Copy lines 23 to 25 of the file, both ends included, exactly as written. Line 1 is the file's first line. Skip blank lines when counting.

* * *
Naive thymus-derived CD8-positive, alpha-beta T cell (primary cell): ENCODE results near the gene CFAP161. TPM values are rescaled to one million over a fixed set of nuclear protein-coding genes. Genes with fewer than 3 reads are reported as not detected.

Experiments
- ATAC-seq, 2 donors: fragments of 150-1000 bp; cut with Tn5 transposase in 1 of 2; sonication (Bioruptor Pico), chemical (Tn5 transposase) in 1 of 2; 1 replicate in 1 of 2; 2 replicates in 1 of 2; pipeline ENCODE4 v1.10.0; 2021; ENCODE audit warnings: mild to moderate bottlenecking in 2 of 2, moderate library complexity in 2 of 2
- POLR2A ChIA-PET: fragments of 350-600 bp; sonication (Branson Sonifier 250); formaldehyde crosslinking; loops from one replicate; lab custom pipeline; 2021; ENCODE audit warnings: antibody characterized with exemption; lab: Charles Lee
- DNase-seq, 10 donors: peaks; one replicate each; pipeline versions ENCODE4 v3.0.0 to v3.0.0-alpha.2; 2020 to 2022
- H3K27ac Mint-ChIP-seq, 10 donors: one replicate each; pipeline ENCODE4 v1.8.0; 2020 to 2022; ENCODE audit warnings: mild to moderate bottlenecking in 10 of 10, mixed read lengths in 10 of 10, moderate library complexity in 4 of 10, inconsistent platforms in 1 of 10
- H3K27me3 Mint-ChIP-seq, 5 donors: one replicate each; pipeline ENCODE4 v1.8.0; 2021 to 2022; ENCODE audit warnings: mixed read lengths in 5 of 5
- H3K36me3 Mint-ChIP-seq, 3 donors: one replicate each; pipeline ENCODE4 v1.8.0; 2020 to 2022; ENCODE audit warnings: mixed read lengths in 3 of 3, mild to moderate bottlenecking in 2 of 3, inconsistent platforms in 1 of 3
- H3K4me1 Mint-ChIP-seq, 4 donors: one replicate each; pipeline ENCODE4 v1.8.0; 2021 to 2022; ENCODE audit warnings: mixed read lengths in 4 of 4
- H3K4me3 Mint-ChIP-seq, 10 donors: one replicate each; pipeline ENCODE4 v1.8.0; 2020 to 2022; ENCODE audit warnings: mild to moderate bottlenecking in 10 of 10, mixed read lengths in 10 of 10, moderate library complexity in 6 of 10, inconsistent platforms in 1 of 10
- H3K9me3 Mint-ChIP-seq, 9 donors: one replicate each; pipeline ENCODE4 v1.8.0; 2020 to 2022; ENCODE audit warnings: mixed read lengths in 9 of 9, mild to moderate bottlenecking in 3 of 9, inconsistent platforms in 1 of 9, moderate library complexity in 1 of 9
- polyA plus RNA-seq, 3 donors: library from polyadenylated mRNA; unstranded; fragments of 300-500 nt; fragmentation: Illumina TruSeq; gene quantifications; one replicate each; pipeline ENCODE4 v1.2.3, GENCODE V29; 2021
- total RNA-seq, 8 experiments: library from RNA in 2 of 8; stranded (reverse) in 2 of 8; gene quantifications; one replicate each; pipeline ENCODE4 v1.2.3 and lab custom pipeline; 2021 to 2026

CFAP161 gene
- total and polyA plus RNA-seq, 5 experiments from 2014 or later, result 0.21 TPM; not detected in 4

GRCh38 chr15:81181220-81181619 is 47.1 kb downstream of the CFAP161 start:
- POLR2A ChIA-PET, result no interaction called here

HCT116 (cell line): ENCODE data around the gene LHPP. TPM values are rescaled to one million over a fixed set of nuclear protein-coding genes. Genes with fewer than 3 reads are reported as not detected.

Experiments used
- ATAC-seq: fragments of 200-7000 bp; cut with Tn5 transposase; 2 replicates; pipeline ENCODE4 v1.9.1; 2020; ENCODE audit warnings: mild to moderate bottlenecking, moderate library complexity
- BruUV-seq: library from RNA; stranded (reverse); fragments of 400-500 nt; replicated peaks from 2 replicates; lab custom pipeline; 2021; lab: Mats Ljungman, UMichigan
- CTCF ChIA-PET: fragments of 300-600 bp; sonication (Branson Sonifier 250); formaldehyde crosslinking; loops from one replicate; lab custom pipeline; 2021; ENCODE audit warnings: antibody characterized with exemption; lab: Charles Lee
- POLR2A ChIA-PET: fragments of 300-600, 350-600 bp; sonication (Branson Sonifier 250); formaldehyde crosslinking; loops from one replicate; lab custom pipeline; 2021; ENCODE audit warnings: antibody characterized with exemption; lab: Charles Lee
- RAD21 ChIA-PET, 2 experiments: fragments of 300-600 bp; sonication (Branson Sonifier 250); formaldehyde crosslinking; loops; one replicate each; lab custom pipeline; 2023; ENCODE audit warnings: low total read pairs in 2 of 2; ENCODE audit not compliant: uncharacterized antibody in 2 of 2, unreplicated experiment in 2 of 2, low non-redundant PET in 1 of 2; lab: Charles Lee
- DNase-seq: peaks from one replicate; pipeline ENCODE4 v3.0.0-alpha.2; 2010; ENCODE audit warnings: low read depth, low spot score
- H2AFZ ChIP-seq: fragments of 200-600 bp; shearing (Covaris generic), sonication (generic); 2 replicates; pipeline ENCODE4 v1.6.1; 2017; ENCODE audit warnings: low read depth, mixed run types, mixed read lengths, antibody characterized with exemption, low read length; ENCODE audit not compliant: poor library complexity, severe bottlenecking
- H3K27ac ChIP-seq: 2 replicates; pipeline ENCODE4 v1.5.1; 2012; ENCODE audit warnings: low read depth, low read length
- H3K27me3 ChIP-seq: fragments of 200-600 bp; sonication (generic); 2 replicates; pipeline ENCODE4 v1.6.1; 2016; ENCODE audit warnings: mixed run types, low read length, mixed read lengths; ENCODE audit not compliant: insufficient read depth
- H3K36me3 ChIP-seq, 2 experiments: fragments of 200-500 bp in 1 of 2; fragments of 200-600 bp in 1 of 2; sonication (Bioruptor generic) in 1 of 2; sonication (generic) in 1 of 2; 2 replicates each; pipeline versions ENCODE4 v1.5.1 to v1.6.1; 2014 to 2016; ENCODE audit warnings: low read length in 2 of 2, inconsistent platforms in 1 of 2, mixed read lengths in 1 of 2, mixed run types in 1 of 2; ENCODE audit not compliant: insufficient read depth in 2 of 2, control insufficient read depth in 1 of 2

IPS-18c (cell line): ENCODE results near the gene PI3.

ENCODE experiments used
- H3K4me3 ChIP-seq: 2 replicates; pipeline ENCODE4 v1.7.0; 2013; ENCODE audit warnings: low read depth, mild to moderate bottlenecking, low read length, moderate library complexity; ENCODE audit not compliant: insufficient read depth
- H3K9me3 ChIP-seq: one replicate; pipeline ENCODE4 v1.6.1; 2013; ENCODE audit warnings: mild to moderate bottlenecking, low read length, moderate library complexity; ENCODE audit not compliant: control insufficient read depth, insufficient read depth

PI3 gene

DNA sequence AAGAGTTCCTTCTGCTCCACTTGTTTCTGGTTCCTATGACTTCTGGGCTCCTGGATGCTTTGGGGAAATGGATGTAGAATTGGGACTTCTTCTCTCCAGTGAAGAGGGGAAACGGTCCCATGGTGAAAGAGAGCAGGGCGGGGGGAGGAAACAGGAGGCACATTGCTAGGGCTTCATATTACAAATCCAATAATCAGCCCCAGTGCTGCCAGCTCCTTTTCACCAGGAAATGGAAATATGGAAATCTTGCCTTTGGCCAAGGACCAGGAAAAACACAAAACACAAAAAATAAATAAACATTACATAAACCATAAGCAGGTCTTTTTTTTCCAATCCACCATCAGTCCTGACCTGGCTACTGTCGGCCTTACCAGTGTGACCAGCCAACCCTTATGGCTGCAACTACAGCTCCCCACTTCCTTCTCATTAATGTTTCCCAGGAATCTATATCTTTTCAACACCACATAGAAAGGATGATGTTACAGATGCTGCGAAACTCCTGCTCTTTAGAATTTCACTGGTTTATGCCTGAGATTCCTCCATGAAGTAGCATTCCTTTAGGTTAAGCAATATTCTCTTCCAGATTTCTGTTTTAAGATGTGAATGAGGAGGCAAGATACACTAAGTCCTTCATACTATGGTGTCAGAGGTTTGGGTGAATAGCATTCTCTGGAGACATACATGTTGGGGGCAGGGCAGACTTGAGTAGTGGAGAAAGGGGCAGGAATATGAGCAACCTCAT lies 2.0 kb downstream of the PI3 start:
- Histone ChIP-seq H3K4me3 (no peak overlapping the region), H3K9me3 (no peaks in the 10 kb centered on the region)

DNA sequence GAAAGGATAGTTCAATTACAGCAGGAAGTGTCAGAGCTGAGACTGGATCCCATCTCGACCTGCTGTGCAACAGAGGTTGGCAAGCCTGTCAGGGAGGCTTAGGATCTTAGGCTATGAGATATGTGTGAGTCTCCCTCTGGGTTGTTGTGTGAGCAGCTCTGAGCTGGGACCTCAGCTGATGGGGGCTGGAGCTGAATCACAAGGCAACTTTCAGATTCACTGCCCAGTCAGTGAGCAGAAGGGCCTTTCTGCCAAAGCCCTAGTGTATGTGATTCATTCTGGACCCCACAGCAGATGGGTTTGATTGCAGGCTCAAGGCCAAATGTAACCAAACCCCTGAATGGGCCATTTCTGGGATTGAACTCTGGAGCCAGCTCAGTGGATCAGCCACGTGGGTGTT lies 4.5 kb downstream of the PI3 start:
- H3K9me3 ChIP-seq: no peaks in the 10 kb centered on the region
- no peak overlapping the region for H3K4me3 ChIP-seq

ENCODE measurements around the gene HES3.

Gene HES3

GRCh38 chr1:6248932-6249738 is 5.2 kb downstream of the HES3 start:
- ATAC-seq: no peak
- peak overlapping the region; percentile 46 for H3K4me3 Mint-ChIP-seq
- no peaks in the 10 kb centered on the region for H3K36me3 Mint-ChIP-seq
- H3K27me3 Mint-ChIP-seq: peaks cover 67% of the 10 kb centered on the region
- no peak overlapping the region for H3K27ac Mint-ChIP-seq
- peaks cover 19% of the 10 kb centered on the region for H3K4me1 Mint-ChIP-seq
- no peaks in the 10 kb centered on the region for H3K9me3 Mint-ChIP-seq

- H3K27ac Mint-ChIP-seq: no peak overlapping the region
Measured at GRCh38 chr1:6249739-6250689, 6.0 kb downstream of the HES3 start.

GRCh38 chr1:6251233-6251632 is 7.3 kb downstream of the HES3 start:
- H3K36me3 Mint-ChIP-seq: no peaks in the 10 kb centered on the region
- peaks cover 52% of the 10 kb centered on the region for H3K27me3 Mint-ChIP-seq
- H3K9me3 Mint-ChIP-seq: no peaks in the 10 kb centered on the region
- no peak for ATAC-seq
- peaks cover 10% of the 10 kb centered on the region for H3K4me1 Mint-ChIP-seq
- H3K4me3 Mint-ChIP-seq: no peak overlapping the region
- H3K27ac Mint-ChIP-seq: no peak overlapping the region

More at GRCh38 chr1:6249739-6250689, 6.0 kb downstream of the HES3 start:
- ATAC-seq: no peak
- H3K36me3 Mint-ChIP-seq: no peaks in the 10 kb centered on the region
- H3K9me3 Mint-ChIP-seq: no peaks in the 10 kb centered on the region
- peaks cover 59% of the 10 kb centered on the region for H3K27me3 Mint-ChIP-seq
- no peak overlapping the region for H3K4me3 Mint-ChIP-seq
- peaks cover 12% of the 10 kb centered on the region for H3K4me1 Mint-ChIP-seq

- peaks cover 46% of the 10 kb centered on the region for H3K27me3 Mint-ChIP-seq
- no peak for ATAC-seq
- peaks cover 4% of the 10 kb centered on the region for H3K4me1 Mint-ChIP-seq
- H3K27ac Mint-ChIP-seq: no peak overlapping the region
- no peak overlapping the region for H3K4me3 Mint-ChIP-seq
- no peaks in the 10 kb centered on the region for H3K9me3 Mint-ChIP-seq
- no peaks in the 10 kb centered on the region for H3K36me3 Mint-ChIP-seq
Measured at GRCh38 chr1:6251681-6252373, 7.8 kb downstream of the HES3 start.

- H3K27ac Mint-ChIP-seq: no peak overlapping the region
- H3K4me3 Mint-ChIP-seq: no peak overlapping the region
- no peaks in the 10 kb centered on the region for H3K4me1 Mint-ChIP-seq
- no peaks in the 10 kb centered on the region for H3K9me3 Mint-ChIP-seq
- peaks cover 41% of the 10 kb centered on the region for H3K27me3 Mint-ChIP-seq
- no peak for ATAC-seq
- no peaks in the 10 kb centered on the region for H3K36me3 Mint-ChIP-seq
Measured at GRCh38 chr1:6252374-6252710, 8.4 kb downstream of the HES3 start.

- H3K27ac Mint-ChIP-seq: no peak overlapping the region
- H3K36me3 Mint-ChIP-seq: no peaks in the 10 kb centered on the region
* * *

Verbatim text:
- POLR2A ChIA-PET: fragments of 300-600, 350-600 bp; sonication (Branson Sonifier 250); formaldehyde crosslinking; loops from one replicate; lab custom pipeline; 2021; ENCODE audit warnings: antibody characterized with exemption; lab: Charles Lee
- RAD21 ChIA-PET, 2 experiments: fragments of 300-600 bp; sonication (Branson Sonifier 250); formaldehyde crosslinking; loops; one replicate each; lab custom pipeline; 2023; ENCODE audit warnings: low total read pairs in 2 of 2; ENCODE audit not compliant: uncharacterized antibody in 2 of 2, unreplicated experiment in 2 of 2, low non-redundant PET in 1 of 2; lab: Charles Lee
- DNase-seq: peaks from one replicate; pipeline ENCODE4 v3.0.0-alpha.2; 2010; ENCODE audit warnings: low read depth, low spot score